• See DHHS Home Delivery Guidelines for more information

What about labelling of foods for take-away or delivery?

Take-away or delivered foods are generally not required to be labelled (like fish and chips, or pizza).

However, if you are making meals, and storing them cold or frozen for the customer to reheat later, we recommend you include the following on a label:

  • Use-by date

  • Product name and list of allergens (or a full ingredient list)

  • Storage instructions (i.e. store under 5oC)

  • Reheating/ serving instructions (i.e. reheat in microwave for ___ minutes or until piping hot


    NOTE
    : if you are retailing these products offsite, such as at a supermarket then full labelling is required – see our Food Labelling Requirements guide. 

Cleaning - How does my cleaning change?

If you think a surface may be contaminated, clean it with a common household disinfectant to kill the virus. Conduct more frequent cleaning or surfaces and touch points (like bench tops, and door handles).

Increase cleaning frequency for all other areas within the food business. Wash and sanitise all food preparation containers, utensils, chopping boards etc in the dishwasher or as per guidelines in the Food Safety Program. Please refer to the cleaning procedures.

Keep Cups - can I accept them at my business?
It is up to each business as to whether they accept them. This advice may change so keep up to date with the DHHS Food Safety webpage.

Food-grade sanitiser - what can I use because my supplier has run out?
You can make a sanitiser solution using 4 percent household bleach (unscented). Add 2.5 millilitres (half a teaspoon) of bleach to 1 litre of cold water. Use in a spray bottle, or to soak dishes in after hand-washing them (for those that don’t clean and sanitise equipment in a dishwasher). This makes a 100 parts per million dilution. When using a bleach and water sanitiser, you need to make up a fresh solution each day.

Paper towel - what can we use for hand-washing because we are running out of our supply?
Try to restock paper towel as soon as possible – paper towel is the best way to dry hands. In the meantime, you would need to get a lot of hand or tea towels. Use a clean tea towel for each time someone washes their hands. That tea towel then needs to go into a basket/ container for dirty tea towels and get laundered through a washing machine on a hot cycle before its used again.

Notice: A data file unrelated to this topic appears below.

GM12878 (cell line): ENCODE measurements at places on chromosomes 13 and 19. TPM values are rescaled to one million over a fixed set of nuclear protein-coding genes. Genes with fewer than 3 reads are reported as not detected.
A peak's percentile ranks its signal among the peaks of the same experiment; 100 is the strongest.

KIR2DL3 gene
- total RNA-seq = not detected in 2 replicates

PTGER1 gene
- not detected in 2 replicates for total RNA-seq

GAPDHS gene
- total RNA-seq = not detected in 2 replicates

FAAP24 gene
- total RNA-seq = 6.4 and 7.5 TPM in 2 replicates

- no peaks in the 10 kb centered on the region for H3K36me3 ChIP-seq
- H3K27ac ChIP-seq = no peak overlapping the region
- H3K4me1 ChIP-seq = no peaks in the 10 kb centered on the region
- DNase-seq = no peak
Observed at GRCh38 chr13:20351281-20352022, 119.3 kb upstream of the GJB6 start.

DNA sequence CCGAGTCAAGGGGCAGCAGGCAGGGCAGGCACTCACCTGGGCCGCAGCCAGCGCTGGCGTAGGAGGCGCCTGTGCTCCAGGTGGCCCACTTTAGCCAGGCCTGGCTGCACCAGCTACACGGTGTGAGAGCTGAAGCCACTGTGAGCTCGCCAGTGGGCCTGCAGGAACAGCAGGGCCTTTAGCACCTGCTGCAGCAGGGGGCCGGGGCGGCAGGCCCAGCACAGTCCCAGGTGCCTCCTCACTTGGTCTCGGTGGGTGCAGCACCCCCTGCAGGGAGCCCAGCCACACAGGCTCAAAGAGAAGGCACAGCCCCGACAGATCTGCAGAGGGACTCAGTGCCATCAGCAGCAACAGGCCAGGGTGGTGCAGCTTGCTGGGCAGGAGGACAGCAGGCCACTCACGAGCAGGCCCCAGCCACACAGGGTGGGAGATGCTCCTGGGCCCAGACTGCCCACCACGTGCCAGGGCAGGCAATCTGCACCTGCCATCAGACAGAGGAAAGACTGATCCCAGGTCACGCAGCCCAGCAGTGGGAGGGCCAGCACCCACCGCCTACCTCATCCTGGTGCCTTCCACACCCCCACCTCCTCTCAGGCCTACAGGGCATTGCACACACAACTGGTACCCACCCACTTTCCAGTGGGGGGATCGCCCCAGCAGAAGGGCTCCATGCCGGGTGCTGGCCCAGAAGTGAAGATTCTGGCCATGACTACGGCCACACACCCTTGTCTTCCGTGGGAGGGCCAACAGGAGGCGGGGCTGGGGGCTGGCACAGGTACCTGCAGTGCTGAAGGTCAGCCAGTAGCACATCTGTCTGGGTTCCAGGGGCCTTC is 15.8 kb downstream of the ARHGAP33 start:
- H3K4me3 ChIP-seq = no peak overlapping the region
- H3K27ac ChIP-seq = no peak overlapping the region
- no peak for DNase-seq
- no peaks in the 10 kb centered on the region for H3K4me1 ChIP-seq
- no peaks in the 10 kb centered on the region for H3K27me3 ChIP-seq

Accommodation businesses

  • Physical distancing and prevention of spread of COVID-19 via contaminated surfaces is important in your business.

  • Provide hand sanitiser and ask that customers use prior to entering reception areas.

  • Routinely clean frequently touched hard surfaces with detergent/disinfectant solution/wipe.

  • At areas where customers are required to line up, such as reception areas, consider placing markers on the floor a minimum of 1.5 metres apart, demonstrating where customers are required to stand while waiting.

  • Upon changeover of rooms/dwelling, thoroughly clean and sanitise following the DHHS cleaning and disinfecting to reduce COVID-19 transmission guidelines.

  • If you or staff have returned from anywhere overseas or have been in close contact with someone diagnosed with coronavirus, in the last 14 days, you need to self-isolate.

  • You or your staff cannot work if in self-isolation

  • In hotel setting you should provide information and brief all employees and contract staff, including domestic and cleaning staff, on relevant information and procedures to prevent the spread of coronavirus to people.

  • Practice good hand hygiene – wash hands frequently with soap and water for 20 seconds and dry with paper towel

  • Using a tissue to cover your mouth and nose when coughing and sneezing and wash your hands thoroughly after.

  • Avoiding close contact with anyone showing symptoms of respiratory illness, such as coughing and sneezing.

 

Hairdressers and beauty premises

  • Hand washing before and after clients, with liquid soap in warm water and drying your hand with disposable single use paper towels

  • Recommending clients to wash their hands before the procedure starts

  • Avoid touching your face, especially nose, mouth or eyes

  • Limiting the number of clients in the salon and recommend use every second chair

  • Removing all magazines and newspapers, which could spread the virus and not offering any food to clients including coffee, tea or water

  • Surfaces that come in contact with clients are cleaned with a detergent and dried regularly.

  • Towels should be changed and washed after every client

  • Avoiding close contact with anyone showing symptoms of respiratory illness, such as coughing and sneezing

  • Using a tissue to cover your mouth and nose when coughing and sneezing and wash your hands thoroughly after

 

Further information

DHHS Infection control guidelines for personal care and body art industries

DHHS Regular hand washing poster





Page last updated: Wednesday, 27 May 2020